Knights and Knaves 2

Knights and Knaves 2

Problem statement:

There are three people (Alex, Brook and Cody), one of whom is a knight, one a knave, and one a spy.

The knight always tells the truth, the knave always lies, and the spy can either lie or tell the truth. They are brought before a judge who wants to identify the spy.
Alex says: “I am not a spy.”
Brook says: “I am a spy.”
Now Cody is in fact the spy. The judge asks him: “Is Brook really a spy?”
Can Cody give an answer so that he doesn’t convict himself as a spy?

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Cody should answer “No”.

Brook is either a knave or a spy. If Brook is a spy, then Alex is truthful and is therefore the knight.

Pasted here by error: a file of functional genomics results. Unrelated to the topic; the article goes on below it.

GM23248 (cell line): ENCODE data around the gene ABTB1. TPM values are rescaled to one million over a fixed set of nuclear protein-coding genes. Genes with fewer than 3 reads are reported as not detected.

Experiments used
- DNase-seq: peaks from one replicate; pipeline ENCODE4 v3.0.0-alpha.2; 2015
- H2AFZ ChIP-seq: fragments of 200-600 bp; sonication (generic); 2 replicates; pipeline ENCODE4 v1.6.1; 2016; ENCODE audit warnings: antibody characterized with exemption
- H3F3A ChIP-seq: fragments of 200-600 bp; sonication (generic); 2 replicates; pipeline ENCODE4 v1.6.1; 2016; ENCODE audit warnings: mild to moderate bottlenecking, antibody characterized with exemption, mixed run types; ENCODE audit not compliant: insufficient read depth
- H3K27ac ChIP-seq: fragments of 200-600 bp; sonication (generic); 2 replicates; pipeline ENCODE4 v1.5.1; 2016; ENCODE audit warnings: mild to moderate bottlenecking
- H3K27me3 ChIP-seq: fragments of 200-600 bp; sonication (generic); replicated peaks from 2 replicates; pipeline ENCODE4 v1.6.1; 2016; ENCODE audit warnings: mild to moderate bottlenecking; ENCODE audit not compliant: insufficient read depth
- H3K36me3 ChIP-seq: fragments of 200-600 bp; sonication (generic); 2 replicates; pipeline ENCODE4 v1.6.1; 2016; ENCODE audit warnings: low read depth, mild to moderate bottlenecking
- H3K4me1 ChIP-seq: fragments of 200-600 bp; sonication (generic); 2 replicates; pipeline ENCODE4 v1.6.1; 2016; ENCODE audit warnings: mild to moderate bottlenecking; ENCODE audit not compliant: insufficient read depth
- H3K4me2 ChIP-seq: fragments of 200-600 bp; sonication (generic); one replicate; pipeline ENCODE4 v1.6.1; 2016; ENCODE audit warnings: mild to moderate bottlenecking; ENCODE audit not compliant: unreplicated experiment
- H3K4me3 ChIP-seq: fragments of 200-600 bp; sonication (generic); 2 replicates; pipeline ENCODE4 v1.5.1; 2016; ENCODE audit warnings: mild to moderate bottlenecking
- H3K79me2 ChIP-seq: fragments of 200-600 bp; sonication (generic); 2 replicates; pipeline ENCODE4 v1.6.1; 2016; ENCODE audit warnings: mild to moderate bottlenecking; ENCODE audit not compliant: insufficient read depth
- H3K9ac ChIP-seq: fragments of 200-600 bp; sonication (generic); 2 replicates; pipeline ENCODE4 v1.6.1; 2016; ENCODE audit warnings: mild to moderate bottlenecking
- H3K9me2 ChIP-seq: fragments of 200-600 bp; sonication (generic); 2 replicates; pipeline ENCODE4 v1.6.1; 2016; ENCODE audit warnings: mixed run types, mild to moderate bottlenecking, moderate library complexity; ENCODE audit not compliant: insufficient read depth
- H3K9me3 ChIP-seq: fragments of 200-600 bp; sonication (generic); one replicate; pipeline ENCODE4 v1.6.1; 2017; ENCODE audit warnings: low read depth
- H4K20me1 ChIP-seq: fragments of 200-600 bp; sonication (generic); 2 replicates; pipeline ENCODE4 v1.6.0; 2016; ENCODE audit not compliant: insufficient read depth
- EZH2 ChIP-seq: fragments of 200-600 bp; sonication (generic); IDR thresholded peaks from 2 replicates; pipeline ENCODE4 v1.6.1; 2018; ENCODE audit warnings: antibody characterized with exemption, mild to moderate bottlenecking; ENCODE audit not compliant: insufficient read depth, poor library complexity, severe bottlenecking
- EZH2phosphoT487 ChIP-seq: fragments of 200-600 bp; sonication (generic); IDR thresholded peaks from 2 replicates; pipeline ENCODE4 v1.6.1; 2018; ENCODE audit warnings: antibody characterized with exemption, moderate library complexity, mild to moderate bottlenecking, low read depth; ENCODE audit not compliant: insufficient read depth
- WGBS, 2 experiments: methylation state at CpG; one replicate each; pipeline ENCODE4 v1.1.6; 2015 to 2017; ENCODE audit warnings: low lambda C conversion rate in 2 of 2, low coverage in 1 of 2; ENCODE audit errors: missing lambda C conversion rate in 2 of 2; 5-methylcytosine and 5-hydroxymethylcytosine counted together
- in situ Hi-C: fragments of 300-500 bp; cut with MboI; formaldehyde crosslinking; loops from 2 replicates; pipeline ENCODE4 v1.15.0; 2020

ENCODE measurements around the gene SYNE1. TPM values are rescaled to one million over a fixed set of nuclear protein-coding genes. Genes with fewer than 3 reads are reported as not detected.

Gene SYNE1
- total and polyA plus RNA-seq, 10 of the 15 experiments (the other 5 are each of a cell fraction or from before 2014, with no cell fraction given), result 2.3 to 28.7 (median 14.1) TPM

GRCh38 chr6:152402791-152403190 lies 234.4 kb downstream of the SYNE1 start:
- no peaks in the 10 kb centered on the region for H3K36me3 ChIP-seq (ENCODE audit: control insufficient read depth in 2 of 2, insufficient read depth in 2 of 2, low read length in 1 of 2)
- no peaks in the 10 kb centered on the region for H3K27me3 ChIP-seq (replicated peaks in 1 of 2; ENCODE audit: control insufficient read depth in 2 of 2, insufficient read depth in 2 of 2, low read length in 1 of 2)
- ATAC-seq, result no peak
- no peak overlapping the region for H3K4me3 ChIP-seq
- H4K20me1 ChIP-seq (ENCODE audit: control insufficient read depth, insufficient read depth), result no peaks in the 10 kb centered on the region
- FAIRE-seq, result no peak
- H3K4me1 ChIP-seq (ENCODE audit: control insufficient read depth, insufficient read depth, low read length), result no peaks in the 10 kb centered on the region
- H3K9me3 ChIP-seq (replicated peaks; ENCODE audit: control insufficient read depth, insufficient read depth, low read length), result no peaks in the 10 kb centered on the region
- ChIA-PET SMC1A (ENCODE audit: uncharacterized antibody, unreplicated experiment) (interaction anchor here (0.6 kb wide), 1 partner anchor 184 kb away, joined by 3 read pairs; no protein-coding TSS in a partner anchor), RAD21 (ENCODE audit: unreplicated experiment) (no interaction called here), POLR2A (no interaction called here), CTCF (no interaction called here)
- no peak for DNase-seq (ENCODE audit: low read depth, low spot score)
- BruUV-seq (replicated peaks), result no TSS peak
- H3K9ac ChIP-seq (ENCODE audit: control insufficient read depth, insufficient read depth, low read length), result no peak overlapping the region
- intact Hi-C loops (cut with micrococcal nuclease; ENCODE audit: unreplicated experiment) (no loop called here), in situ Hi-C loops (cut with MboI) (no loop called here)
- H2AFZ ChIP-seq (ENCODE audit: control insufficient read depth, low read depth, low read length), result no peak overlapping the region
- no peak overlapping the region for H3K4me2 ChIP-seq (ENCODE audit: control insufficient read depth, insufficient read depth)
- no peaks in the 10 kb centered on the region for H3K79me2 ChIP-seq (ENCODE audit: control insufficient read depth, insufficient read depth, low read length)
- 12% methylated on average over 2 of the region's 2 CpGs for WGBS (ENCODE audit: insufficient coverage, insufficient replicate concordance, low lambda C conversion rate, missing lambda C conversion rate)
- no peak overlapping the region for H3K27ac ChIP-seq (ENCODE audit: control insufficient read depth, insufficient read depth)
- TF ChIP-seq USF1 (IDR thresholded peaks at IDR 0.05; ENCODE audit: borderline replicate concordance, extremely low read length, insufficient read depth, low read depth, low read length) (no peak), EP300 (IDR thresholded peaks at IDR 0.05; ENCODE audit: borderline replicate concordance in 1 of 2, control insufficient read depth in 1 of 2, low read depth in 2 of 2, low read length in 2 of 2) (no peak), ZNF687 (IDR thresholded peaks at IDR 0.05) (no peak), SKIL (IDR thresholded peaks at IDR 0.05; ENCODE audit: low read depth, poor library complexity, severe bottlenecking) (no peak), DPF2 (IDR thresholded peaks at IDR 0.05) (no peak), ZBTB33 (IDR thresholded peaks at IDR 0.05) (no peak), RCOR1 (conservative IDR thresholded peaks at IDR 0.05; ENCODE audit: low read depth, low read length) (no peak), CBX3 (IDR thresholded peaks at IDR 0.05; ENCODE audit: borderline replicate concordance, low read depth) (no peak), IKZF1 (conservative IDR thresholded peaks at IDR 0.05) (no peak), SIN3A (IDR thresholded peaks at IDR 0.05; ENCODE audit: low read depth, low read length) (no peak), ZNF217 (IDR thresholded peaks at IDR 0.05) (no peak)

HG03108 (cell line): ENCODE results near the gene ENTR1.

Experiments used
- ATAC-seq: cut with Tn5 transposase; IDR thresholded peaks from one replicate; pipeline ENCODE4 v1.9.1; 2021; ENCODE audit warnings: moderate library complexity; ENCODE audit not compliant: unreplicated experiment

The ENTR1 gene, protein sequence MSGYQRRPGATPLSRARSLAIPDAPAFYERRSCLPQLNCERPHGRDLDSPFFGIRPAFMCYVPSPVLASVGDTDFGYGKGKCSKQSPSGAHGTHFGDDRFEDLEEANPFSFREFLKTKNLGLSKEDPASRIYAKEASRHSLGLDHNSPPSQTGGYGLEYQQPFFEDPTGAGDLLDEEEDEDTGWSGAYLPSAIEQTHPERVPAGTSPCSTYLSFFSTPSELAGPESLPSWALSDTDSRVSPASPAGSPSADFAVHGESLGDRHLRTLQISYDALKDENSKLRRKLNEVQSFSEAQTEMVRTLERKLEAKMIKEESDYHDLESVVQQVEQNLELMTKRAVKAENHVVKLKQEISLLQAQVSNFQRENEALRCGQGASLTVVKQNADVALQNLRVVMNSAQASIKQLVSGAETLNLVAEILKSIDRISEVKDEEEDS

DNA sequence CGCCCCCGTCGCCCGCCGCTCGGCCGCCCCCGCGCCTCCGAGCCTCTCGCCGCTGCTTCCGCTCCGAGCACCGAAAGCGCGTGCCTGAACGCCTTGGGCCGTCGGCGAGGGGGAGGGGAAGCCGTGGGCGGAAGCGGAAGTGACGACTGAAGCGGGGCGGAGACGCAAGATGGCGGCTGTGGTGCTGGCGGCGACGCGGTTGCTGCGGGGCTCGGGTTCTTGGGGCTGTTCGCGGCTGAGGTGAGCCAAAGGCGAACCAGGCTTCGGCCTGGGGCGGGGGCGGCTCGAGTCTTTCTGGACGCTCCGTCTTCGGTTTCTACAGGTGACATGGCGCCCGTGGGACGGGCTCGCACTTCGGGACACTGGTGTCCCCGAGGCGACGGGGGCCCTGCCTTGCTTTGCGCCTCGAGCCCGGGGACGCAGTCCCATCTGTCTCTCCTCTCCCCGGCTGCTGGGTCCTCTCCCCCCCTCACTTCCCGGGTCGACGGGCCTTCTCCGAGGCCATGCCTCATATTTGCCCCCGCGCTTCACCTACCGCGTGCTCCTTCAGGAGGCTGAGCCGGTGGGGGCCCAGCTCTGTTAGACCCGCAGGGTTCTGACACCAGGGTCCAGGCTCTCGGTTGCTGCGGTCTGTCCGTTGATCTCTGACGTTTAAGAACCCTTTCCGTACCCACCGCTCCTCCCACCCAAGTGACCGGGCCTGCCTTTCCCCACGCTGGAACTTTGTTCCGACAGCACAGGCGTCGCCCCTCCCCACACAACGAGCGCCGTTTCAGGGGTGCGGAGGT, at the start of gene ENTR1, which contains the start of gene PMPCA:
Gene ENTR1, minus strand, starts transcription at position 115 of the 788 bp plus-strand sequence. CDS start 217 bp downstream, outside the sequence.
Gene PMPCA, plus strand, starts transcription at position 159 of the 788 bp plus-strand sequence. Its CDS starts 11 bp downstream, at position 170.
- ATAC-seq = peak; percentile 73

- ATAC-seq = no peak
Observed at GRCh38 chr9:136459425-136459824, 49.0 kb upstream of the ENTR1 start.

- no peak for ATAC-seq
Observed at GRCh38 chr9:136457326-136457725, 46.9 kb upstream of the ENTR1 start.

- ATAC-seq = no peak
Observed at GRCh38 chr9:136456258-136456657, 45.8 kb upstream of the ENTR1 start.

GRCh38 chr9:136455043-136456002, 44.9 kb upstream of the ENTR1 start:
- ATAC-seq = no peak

Alex is a Knight.
Brook is a Spy.
Cody is a Knave.
On the other hand, if Brook is the knave, there are two possibilities:
Alex is a Spy.
Brook is a Knave.
Cody is a Knight.
Alex is a Knight.
Brook is a Knave.
Cody is a Spy.
If Cody is either the knave or the knight, his answer to the question will be “No”, and so the judge will not be able to draw a conclusion. On the other hand, Cody can answer “Yes” only if he is the spy.